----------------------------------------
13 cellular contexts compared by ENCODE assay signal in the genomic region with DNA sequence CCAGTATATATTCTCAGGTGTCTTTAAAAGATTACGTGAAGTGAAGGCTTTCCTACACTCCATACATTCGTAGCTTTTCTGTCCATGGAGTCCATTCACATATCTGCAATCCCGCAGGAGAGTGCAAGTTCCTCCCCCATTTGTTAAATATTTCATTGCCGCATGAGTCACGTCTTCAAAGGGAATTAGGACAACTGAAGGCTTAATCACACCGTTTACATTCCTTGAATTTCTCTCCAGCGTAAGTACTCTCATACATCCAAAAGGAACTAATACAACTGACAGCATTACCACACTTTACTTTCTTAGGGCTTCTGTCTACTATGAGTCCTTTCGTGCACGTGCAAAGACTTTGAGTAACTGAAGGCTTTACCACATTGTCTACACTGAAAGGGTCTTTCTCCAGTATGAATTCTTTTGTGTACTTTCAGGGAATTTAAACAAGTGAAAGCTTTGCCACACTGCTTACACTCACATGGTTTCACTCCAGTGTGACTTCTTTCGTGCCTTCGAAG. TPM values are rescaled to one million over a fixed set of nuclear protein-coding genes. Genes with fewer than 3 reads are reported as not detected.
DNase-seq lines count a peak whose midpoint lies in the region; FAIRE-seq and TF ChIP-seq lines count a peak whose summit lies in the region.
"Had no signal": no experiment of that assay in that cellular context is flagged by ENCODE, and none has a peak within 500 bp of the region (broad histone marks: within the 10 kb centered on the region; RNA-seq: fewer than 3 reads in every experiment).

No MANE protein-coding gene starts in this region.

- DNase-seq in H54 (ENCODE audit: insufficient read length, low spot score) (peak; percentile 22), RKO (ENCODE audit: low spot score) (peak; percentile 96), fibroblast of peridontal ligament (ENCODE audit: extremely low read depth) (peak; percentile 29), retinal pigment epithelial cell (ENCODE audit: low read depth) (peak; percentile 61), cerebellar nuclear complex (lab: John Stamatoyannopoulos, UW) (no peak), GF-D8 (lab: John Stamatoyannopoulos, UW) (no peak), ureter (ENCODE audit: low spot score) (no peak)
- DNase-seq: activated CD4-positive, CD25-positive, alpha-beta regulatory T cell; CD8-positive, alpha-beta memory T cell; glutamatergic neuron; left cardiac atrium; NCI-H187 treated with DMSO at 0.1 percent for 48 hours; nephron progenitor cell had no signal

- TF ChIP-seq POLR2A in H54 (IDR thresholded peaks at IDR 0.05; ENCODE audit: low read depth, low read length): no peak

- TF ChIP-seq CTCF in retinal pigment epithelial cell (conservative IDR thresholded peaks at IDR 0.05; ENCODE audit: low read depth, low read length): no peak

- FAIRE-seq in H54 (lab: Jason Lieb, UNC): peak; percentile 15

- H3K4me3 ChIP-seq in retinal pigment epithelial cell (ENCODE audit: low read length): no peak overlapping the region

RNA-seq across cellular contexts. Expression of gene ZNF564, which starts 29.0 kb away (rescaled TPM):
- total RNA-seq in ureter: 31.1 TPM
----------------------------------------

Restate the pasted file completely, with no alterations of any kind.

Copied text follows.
13 cellular contexts compared by ENCODE assay signal in the genomic region with DNA sequence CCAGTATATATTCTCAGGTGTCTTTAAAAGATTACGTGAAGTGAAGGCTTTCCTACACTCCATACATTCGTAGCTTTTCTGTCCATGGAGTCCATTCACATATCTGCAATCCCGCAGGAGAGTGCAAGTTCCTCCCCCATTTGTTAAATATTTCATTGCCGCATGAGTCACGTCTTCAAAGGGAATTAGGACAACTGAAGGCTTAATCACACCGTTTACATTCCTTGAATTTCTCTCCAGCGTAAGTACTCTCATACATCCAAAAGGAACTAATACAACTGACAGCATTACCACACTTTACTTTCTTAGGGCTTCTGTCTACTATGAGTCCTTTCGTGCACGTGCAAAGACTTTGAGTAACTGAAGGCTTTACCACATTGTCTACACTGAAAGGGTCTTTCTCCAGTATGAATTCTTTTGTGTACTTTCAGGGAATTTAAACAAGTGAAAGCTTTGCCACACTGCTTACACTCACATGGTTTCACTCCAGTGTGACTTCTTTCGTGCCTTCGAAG. TPM values are rescaled to one million over a fixed set of nuclear protein-coding genes. Genes with fewer than 3 reads are reported as not detected.
DNase-seq lines count a peak whose midpoint lies in the region; FAIRE-seq and TF ChIP-seq lines count a peak whose summit lies in the region.
"Had no signal": no experiment of that assay in that cellular context is flagged by ENCODE, and none has a peak within 500 bp of the region (broad histone marks: within the 10 kb centered on the region; RNA-seq: fewer than 3 reads in every experiment).

No MANE protein-coding gene starts in this region.

- DNase-seq in H54 (ENCODE audit: insufficient read length, low spot score) (peak; percentile 22), RKO (ENCODE audit: low spot score) (peak; percentile 96), fibroblast of peridontal ligament (ENCODE audit: extremely low read depth) (peak; percentile 29), retinal pigment epithelial cell (ENCODE audit: low read depth) (peak; percentile 61), cerebellar nuclear complex (lab: John Stamatoyannopoulos, UW) (no peak), GF-D8 (lab: John Stamatoyannopoulos, UW) (no peak), ureter (ENCODE audit: low spot score) (no peak)
- DNase-seq: activated CD4-positive, CD25-positive, alpha-beta regulatory T cell; CD8-positive, alpha-beta memory T cell; glutamatergic neuron; left cardiac atrium; NCI-H187 treated with DMSO at 0.1 percent for 48 hours; nephron progenitor cell had no signal

- TF ChIP-seq POLR2A in H54 (IDR thresholded peaks at IDR 0.05; ENCODE audit: low read depth, low read length): no peak

- TF ChIP-seq CTCF in retinal pigment epithelial cell (conservative IDR thresholded peaks at IDR 0.05; ENCODE audit: low read depth, low read length): no peak

- FAIRE-seq in H54 (lab: Jason Lieb, UNC): peak; percentile 15

- H3K4me3 ChIP-seq in retinal pigment epithelial cell (ENCODE audit: low read length): no peak overlapping the region

RNA-seq across cellular contexts. Expression of gene ZNF564, which starts 29.0 kb away (rescaled TPM):
- total RNA-seq in ureter: 31.1 TPM